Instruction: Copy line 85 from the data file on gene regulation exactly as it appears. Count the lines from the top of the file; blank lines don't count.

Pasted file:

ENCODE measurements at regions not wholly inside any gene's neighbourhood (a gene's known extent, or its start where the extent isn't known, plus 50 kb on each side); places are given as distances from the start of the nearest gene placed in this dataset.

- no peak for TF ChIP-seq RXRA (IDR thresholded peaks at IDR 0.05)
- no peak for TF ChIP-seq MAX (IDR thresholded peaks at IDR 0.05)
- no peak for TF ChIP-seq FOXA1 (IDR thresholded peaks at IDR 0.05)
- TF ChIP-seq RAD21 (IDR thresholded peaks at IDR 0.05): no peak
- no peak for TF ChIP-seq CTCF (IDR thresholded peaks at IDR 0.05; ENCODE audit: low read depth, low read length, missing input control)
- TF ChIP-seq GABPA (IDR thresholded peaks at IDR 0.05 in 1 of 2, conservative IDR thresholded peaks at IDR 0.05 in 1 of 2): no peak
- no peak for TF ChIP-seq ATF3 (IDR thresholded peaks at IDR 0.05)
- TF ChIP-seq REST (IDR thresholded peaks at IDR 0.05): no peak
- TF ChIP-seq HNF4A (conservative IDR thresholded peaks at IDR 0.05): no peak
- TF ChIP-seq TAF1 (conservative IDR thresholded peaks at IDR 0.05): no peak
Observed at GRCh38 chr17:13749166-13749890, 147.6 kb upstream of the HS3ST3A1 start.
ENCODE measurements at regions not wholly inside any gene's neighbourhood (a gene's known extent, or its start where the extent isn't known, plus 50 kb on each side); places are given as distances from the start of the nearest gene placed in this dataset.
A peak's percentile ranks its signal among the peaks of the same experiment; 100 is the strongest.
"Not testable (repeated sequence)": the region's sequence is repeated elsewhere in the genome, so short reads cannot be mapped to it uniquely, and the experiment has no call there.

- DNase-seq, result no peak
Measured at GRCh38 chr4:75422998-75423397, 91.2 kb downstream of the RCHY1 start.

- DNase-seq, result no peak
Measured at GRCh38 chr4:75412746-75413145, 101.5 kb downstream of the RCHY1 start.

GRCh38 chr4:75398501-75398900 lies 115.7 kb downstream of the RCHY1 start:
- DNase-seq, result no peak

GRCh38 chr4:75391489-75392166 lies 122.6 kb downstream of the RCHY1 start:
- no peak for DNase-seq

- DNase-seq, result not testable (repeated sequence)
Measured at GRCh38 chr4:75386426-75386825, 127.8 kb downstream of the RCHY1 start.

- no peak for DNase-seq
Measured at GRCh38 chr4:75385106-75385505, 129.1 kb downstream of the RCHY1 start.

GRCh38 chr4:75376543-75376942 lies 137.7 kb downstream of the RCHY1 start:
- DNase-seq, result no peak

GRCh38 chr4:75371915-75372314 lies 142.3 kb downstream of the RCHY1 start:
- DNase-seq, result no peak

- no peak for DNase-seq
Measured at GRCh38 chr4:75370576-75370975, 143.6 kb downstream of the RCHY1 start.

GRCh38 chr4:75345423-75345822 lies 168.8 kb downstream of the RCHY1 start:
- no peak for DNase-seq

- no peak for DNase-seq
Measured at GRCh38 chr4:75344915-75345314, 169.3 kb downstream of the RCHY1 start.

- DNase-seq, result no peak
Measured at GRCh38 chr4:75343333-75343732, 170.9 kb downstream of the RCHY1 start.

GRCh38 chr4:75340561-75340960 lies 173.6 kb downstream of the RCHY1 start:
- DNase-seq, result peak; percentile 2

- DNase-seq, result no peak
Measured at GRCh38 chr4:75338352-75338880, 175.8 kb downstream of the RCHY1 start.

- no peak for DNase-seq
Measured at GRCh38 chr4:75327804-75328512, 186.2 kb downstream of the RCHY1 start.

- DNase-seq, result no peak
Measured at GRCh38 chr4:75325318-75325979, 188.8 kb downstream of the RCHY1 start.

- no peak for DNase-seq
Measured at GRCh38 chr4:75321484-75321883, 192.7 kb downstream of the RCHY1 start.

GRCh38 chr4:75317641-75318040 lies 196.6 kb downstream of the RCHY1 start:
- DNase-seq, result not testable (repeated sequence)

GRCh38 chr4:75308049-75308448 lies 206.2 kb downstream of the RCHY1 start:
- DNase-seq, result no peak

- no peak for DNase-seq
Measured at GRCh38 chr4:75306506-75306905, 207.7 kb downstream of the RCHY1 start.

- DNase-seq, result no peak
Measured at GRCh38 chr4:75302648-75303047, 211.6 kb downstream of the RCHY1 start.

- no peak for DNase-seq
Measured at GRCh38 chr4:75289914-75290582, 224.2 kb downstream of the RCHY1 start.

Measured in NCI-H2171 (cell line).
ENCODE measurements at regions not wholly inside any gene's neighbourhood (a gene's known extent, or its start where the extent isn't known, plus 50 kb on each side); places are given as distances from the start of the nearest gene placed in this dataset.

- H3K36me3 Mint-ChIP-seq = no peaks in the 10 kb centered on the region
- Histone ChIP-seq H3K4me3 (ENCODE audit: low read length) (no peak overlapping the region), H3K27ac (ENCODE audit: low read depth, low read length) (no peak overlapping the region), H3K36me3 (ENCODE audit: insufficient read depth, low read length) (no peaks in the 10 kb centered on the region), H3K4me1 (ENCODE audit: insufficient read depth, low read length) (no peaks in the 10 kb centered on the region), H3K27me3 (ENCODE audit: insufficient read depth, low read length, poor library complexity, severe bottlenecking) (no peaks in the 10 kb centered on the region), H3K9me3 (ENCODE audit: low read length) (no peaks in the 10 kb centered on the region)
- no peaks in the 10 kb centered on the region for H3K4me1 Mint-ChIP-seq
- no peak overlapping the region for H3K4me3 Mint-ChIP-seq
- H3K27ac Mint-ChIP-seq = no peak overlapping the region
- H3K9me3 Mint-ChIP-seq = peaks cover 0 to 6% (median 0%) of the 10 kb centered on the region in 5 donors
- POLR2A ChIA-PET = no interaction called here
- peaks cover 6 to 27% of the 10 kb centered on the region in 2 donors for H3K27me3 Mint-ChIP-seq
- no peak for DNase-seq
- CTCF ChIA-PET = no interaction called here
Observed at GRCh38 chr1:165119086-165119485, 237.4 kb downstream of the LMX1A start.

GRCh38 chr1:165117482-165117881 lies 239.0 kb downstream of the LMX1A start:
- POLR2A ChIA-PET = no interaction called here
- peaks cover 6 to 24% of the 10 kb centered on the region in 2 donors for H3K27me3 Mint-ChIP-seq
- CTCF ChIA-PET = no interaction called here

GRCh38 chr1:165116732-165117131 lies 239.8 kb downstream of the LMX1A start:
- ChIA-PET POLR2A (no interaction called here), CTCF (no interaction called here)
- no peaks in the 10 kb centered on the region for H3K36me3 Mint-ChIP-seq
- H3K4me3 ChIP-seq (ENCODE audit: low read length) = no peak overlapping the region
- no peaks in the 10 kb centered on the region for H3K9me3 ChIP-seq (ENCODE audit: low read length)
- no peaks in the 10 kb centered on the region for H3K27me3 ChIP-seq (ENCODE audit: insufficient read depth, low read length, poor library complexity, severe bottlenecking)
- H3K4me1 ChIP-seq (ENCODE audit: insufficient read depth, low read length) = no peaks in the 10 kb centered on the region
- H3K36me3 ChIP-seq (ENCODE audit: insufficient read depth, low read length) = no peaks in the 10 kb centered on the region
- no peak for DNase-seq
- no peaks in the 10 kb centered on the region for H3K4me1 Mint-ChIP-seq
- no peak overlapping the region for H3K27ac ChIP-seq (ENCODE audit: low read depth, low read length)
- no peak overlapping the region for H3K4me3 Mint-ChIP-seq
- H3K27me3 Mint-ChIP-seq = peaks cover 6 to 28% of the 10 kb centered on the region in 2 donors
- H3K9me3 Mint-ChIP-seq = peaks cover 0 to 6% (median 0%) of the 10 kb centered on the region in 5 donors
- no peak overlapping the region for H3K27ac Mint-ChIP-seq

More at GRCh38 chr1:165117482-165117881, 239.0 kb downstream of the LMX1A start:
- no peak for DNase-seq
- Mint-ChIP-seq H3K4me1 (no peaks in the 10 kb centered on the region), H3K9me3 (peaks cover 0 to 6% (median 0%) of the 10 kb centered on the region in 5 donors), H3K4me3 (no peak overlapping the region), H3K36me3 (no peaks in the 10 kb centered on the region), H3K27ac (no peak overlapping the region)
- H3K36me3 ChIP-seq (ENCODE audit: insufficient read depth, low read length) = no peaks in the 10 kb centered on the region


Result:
- no peak for DNase-seq